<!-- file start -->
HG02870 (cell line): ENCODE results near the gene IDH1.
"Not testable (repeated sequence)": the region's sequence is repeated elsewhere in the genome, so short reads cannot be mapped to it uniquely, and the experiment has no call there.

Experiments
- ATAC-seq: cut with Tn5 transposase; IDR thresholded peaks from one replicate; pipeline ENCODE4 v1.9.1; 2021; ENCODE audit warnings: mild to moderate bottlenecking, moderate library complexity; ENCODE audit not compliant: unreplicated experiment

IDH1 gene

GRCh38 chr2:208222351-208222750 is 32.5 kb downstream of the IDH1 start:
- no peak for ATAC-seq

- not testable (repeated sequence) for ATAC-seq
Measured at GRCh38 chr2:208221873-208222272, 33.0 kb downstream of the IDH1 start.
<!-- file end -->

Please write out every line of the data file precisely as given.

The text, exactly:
HG02870 (cell line): ENCODE results near the gene IDH1.
"Not testable (repeated sequence)": the region's sequence is repeated elsewhere in the genome, so short reads cannot be mapped to it uniquely, and the experiment has no call there.

Experiments
- ATAC-seq: cut with Tn5 transposase; IDR thresholded peaks from one replicate; pipeline ENCODE4 v1.9.1; 2021; ENCODE audit warnings: mild to moderate bottlenecking, moderate library complexity; ENCODE audit not compliant: unreplicated experiment

IDH1 gene

GRCh38 chr2:208222351-208222750 is 32.5 kb downstream of the IDH1 start:
- no peak for ATAC-seq

- not testable (repeated sequence) for ATAC-seq
Measured at GRCh38 chr2:208221873-208222272, 33.0 kb downstream of the IDH1 start.